CS 124, Spring 2014
Lab 8: Objects
This lab concentrates on using objects. You will not write any classes this week; the objects that you use will be created as instances of classes that already exist.
Start by creating an Eclipse project named lab8. Add copies of the five files in /classes/cs124/lab8-files to the project. (Remember to add just the individual files, not the entire directory that contains them.)
Your work from this lab is due before the start of lab next Tuesday. Expect it to be collected from your homework folder at about 1:00 PM.
Exercise 1: A Small Program with BigInteger
The "3N+1" sequence was used as an example several times in the textbook. The file ThreeN.java is a simple implementation. You can run the program to see what it does, and you can review the definition of the 3N+1 sequence in Section 3.2.2.
One problem with this program is that the number N can get so large that it can no longer be represented as a 32-bit integer. When this happens, you get no warning, but the program is no longer computing the sequence correctly. In fact the output can end with a bogus negative value. This is a general problem when working with 32-bit integers. In mathematics, integers can be arbitrarily big. Why can't the computer use arbitrarily big integers?
In fact, it can (limited only by the amount of memory that is available). In Java, the standard class BigInteger represents integers that can be arbitrarily large. The first exercise of the lab is to modify the ThreeN program to use BigInteger instead of int, so that it will be able to work with integers of any size. The first step is to import the BigInteger class, which is found in the package java.math. Use this directive at the top of the source code:
BitIntegers are objects, not primitive values. That means that you have to create them with a constructor, using the new operator. The BigInteger constructor that you want to use takes a parameter of type String. The string should contain the number written out in ordinary, decimal notation. For example, to create BigIntegers to represent the integers 1 and 123456789012345678901234567890, you could say:
BigInteger one, reallyBig; one = new BigInteger("1"); reallyBig = new BigInteger("123456789012345678901234567890");
Furthermore, when using BigInteger, you can't do arithmetic with the operators +, -, *, /, and %. Instead, you have to use instance methods. For example, to add 1 to reallyBig, you could say
reallyBig = reallyBig.add(one);
or, if the variable one didn't already exist, you could say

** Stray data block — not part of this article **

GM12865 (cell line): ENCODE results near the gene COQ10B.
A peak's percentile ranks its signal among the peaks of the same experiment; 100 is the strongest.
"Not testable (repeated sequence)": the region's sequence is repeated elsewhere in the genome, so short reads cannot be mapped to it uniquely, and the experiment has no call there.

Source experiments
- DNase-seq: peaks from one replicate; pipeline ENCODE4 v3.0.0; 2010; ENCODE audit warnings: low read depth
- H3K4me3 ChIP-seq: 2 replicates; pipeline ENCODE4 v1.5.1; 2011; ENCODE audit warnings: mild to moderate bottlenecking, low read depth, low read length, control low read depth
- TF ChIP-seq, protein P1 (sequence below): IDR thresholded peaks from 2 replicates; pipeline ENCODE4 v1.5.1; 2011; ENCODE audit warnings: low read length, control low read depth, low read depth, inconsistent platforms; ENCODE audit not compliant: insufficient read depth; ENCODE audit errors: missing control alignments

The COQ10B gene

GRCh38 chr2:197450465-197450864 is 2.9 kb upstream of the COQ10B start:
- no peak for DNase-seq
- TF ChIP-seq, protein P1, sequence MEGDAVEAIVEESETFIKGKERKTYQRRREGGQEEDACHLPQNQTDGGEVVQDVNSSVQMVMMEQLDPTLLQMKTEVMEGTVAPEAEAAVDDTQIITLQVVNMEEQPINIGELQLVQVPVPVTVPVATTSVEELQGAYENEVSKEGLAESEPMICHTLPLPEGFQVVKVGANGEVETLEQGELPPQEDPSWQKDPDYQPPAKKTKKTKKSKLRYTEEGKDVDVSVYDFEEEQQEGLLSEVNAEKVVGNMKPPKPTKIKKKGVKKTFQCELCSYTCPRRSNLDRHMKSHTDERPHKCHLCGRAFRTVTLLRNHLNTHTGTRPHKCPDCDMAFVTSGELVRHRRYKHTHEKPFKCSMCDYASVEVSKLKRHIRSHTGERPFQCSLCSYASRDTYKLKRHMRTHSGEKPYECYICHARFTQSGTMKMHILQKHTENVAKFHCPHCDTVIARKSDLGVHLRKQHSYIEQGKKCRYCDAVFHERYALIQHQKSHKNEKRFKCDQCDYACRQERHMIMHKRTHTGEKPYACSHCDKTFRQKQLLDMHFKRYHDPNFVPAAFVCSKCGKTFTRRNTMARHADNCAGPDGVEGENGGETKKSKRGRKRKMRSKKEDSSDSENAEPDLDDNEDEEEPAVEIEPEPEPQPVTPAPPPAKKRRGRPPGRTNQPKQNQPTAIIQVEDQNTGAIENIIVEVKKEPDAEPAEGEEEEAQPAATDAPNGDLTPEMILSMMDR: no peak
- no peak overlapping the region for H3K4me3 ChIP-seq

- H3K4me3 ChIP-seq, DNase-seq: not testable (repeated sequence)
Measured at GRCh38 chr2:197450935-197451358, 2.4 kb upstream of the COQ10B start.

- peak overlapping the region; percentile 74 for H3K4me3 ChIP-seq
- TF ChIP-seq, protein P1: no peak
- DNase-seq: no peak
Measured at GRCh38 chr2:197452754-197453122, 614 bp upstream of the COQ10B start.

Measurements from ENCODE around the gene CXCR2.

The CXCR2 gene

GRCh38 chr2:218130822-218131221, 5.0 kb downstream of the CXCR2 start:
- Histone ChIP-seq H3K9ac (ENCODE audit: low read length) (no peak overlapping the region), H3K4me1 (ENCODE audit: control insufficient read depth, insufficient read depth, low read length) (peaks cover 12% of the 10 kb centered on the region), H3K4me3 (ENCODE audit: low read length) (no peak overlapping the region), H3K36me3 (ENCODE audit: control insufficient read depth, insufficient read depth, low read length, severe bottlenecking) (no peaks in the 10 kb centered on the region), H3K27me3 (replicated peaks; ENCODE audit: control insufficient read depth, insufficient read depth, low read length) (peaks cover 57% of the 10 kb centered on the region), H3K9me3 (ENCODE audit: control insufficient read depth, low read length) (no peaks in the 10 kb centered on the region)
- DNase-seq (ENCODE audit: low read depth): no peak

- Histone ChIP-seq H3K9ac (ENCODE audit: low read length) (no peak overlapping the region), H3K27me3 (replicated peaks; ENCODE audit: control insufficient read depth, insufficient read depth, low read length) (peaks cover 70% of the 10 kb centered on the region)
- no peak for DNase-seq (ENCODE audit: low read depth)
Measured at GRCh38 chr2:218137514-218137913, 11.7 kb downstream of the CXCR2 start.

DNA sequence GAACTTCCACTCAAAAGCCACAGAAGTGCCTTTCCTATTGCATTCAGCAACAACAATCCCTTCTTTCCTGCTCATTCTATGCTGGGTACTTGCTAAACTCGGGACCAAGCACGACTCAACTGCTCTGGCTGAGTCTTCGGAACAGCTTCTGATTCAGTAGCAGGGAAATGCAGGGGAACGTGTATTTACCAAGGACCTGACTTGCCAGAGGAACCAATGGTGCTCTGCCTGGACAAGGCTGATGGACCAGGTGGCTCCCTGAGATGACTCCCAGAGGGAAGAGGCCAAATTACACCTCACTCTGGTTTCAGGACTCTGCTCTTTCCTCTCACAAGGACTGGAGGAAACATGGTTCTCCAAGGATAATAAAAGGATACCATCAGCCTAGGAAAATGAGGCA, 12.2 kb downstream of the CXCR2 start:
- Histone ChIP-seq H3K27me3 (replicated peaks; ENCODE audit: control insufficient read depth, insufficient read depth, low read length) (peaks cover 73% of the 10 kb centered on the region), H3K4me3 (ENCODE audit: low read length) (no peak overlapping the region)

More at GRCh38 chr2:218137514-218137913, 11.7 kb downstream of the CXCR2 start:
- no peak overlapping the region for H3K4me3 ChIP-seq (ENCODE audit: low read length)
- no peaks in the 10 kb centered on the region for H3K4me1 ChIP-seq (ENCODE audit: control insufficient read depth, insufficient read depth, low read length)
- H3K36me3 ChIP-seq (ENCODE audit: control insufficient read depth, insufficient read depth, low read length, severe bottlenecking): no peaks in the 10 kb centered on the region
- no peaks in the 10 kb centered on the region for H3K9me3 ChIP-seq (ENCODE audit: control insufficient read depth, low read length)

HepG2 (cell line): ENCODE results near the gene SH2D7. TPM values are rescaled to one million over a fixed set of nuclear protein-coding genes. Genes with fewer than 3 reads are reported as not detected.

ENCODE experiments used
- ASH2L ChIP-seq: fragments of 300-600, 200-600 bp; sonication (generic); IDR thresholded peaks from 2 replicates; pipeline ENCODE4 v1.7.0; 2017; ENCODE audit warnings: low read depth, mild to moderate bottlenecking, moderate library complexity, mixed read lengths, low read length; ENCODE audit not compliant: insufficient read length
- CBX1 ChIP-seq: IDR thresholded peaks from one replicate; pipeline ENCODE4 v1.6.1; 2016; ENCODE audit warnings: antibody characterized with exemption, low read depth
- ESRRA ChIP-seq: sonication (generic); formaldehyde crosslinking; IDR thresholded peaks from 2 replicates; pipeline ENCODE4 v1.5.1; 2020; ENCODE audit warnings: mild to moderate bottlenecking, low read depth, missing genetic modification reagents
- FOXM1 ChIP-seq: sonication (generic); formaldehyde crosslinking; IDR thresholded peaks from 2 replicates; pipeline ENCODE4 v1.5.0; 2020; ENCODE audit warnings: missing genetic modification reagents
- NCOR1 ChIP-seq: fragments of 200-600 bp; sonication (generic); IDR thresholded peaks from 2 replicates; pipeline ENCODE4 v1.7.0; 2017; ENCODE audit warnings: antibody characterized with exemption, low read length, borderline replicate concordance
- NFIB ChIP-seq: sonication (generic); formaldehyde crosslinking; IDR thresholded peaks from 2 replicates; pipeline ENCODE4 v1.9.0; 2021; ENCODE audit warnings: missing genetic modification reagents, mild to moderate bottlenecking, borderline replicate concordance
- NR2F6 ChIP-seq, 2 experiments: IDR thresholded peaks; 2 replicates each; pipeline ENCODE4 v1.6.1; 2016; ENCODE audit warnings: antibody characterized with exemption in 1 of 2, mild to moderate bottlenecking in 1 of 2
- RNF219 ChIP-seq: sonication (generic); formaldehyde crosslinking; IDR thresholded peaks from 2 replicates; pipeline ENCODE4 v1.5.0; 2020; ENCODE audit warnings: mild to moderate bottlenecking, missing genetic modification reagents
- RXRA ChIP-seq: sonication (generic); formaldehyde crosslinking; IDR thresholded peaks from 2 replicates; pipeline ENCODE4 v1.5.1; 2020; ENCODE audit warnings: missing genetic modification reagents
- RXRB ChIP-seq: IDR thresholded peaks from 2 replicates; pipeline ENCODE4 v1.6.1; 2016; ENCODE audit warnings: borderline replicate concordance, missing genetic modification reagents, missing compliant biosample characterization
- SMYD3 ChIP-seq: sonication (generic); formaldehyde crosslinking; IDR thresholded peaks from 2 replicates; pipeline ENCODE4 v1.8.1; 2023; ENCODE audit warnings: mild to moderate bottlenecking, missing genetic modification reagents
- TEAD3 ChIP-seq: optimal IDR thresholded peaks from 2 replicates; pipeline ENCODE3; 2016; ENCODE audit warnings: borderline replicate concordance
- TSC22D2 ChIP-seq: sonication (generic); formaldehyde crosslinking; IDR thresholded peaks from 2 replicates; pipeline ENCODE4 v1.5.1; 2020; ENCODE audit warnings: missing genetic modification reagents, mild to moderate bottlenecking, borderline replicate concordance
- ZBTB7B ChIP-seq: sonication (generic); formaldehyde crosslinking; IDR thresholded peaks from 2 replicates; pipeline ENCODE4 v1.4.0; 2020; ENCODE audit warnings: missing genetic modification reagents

reallyBig = reallyBig.add( new BigInteger("1") );
Note that reallyBig.add does not modify the object that realllyBig points to; it creates an entirely new BigInteger instance that must be assigned to reallyBig to change its value. The BigInteger instance methods subtract, multiply, divide, and mod work similarly (where mod is the equivalent of the % operator).
Some programming notes: To let the user input a BigInteger, you have to read a String from the user, and then apply the BigInteger constructor to the input string. Since BigIntegers are objects, they should not be compared with the == operator. Instead, use the equals method, just as you do for Strings. You might find an efficient way to get the value of N % 2 in the BigInteger API.
Exercise 2: An Even Smaller BigInteger Program
For fun, write a little program that computes and prints the value of 1000!. 1000!, which is read as "one thousand factorial," is obtained by starting with 1 and then multiplying it by 2, then by 3, then by 4, and so on up to 1000. That is, it is equal to 1×2×3×...×1000. The value will be very large and can only be represented as a BigInteger. The program needs less than 20 lines.
Exercise 3: Moving Balls, with Symmetry
For the third exercise, you will need the files SymBall.java, BallPen.java, and MovingBalls.java, The first two files define classes SymBall and BallPen that are used in the program. The third file, MovingBalls.java, defines the main program and is the only file that you will need to edit. You should run the program to see what it does.
The basic idea is that class SymBall defines "balls" (which are really just circles) that can bounce around inside "pens" that are defined by class BallPen. Furthermore, a SymBall can actually reflect itself to make a symmetric set of balls. The sample program applies a double horizontal/vertical reflection to all the balls, which produces a four-way symmetric pattern.
A BallPen is a rectangular area inside which balls move. The BallPen constructor specifies the (x,y) coordinate of the upper left corner of the rectangle and the width and height of the rectangle. The SymBall constructor specifies the pen in which the ball will bounce around. The BallPen class and the SymBall class each has its own small API consisting of instance methods that allow you to configure a pen and balls. In the MovingBalls program, the pen and balls are all created and configured in the method named createContents(). You can check out that method to see how its done.
Your job is to modify MovingBalls.java to make it do something original and hopefully attractive. Your version of the program should use at least three pens, each containing a number of balls. An example that uses three pens is shown at the right. You might prefer to use overlapping pens. You should study the BallPen and SymBall APIs to see what configuration options are available, and you should use a variety of configuration options in your program. You might consider trying rather large balls. You might consider using translucent colors. (Recall that the constructor new Color(r,g,b,a) can be used to create a translucent color.)